This time of year is generally one of reflection, enjoying a bountiful table with family and friends and being thankful for what we have. To those of us who study brands, it is no surprise that brands are also a big part of the fabric of our lives at this time. Nostalgia, of course, plays a big part in this as most of us associate these brands with the pleasant emotions and experiences we’ve had during past Thanksgivings. Let’s look at some of the common brands we associate with Thanksgiving.
Thoughts of Thanksgiving inevitably conjure thoughts of turkey for most Americans: According to the National Turkey Federation (yes, there is such a thing), nearly 90% of Americans surveyed eat turkey on Thanksgiving! And as brands of turkey go, Butterball is the brand most of us associate as the quintessential Thanksgiving turkey. Not only have we seen their classic ads, but what other brand offers a Turkey Talk-Line, where you can call or text to get all your turkey questions answered? I mean, come on! Successful brands never stop improving in their sphere of expertise.
Next, for many turkey eaters, turkey without cranberry sauce is like peanut butter without jelly or a burger without fries. And when we think of cranberry anything, we think of…Ocean Spray. Given that around 75% of all turkey is eaten at Thanksgiving and Christmas, it is little wonder that Ocean Spray sells 80% of its cranberry sauce during the last quarter of the year!
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A survey of American consumers shows that another “must-have” at the Thanksgiving table is stuffing. And, for most you stuffing eaters, the category descriptor likely evoked one name that is synonymous with stuffing: Stouffer’s Stove Top! Introduced in 1972 by General Foods, Kraft Heinz now sells around 60 million boxes for Thanksgiving.
Moving on to the vegetables, the now famous (or is it infamous) green bean casserole was invented by Campbell’s Soup Company in 1955. The recipe still gets millions of hits each Thanksgiving and is served up tens of millions of times on tables around the country. While the dish is held together by Campbell’s Cream of Mushroom soup, the star of the dish is, of course, French’s Fried Onions, an ingredient that lends magic to many other dishes, mind you, or eaten straight from the container (oops, I said too much).
Entering the home stretch (as in stomach stretch), the quintessential dessert for Thanksgiving is the glorious pumpkin pie. And when cooks around the country prepare their pies, one brand of pumpkin above all others rises to the top of the list: Libby’s. And what is a pumpkin pie without that creamy topping, in tub or can, known as Cool Whip?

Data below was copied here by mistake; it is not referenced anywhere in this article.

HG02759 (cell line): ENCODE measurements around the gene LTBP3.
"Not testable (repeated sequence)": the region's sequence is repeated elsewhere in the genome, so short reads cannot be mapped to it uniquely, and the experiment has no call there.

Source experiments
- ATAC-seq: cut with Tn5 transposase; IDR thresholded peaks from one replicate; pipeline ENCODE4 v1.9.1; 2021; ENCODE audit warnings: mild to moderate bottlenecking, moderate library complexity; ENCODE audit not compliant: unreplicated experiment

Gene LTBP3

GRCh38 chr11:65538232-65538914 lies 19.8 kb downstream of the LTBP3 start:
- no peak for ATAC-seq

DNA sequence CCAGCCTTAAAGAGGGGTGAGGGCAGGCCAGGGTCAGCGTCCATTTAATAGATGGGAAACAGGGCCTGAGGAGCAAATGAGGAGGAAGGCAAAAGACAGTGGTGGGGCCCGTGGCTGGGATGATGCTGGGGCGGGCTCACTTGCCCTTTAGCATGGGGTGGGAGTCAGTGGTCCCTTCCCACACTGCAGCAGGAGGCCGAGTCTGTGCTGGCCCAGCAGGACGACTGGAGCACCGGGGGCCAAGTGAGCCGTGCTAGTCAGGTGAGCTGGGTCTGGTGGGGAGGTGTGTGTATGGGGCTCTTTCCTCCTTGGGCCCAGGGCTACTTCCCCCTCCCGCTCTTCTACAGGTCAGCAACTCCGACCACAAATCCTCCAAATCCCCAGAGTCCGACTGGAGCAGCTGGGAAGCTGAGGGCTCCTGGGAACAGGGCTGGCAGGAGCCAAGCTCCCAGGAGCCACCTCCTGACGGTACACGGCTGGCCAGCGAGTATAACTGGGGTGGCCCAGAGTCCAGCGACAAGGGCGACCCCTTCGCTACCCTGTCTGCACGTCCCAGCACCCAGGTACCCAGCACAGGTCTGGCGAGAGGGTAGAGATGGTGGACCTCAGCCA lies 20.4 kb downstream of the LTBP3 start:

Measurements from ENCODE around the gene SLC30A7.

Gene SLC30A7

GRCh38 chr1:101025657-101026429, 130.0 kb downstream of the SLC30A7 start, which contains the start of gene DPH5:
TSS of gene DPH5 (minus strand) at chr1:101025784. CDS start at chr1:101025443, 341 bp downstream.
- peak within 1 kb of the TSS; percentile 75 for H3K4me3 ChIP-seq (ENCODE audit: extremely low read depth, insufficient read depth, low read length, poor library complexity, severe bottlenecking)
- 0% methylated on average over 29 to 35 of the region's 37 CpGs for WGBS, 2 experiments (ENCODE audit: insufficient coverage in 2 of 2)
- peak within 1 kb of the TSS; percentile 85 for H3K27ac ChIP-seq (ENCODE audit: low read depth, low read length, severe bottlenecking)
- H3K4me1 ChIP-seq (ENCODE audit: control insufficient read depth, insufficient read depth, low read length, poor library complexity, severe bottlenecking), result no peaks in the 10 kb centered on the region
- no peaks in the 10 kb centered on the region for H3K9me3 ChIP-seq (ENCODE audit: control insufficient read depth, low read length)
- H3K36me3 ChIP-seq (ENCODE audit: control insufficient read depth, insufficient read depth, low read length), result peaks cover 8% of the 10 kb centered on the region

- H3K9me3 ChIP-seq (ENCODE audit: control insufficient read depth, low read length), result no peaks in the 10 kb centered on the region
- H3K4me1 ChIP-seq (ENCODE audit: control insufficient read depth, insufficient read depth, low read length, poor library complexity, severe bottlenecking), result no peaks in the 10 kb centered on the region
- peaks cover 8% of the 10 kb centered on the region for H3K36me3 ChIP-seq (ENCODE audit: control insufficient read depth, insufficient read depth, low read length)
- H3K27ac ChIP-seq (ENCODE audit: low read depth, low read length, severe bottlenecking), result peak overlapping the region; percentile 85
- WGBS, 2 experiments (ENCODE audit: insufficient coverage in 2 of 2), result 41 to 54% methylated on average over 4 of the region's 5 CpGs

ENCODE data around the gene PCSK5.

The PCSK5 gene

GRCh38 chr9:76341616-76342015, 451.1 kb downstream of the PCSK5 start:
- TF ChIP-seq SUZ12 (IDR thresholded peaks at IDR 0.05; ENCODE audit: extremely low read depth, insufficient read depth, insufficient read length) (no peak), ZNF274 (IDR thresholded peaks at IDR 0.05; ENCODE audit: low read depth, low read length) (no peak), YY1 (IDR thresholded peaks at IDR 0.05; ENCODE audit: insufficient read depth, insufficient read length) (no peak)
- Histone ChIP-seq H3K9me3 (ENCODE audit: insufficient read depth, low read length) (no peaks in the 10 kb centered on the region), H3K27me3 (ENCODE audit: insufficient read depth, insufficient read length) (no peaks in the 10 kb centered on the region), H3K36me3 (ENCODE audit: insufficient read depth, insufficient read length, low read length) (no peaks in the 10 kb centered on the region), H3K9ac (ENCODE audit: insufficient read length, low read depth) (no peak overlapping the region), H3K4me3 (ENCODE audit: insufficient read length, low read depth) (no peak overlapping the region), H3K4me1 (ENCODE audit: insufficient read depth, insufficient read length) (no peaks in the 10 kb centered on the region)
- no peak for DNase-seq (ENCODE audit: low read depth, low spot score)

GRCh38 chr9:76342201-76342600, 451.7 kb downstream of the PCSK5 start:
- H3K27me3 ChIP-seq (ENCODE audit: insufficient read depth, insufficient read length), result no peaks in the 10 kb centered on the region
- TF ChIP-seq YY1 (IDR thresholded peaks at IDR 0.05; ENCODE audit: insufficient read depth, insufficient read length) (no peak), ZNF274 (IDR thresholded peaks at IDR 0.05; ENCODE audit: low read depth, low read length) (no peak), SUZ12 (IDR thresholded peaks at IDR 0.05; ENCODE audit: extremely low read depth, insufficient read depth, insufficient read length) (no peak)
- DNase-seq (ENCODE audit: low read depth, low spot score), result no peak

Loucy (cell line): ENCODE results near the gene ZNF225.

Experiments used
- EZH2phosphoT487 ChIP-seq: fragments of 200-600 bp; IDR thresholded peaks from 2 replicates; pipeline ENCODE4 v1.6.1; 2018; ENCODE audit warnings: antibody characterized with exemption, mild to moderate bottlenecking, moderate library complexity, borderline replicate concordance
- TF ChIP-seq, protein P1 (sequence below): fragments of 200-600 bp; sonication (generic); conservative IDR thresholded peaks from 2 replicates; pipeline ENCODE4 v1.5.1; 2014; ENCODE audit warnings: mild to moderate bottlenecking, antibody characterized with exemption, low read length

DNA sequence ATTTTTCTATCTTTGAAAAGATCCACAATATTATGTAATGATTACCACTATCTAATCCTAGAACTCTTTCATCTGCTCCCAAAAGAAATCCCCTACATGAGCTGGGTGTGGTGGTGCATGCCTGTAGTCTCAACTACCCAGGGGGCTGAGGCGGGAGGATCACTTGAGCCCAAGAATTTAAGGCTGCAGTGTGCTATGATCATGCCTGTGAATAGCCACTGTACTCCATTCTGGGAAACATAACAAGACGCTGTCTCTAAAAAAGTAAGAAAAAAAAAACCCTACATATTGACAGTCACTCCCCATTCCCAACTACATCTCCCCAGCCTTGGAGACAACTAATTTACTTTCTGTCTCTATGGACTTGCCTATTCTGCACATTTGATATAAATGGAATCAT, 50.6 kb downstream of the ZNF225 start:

Now, go forth and enjoy your Thanksgiving Day feast, surrounded by all the comfort brands can provide.
BONUS: Here’s some fun trivia to get you into the Thanksgiving Day mood and give you some talking points to impress family and friends at the feast:
- Only male turkeys gobble. Hens make clicking sounds.
- The red fleshy wobbly growth on a turkey’s head and upper neck is called a “caruncle.” This is to be differentiated from the red fleshy growth on the base of a turkey’s beak, which is called the “snood” and the red fleshy growth under the turkey’s throat, which is the “wattle”.
- It takes around 200 individual cranberries to make one can of cranberry sauce.
- Urban legend has it that eating too much turkey on Thanksgiving makes you tired and lethargic later in the day. The turkey is getting a bad rep here…it’s your overconsumption of carbs (wine included) that’s really responsible for your need of a nap.
- The original name for Campbell’s Green Bean Casserole was “Green Bean Bake” and the original recipe card of the inventor, Dorcas Reilly, is on display in the National Inventor’s Hall of Fame in Akron, Ohio.
- The word “stuffing” was viewed as crude in the South and replaced with “dressing”.
- The origins of stuffing are unclear. Some believe it was brought over from Africa by the slaves and is derived from “Kush”. Other records show stuffing being described in ancient recipes.
- The pilgrims got serious about celebrating Thanksgiving in 1623 after a long drought…only back then it was customary to have fasting days ahead of the feast…would do our contemporary waistlines some good today, me thinks.
- Modern Americans would not likely recognize the pilgrim version of pumpkin pie: Hollowed out pumpkin filled with milk, honey and spice and cooked in hot ash.
- The largest pumpkin pie ever baked: a 3,700 pound, 20-footer created in 2010 in New Bremen, Ohio. Why? Because they could!
- Nevermind vehicular accidents, the most common accidents on Thanksgiving Day are cuts, burns and falls (e.g., slipping on gravy).
- You’d be forgiven for thinking Turducken is a relatively new Thanksgiving Day aberration, but you’d be wrong. It dates back centuries.
- “Jingle Bells” was originally written for Thanksgiving and later altered to fit Christmas.
- Around 1900, Thanksgiving Day was known as “Ragamuffin Day” as people would dress in rags.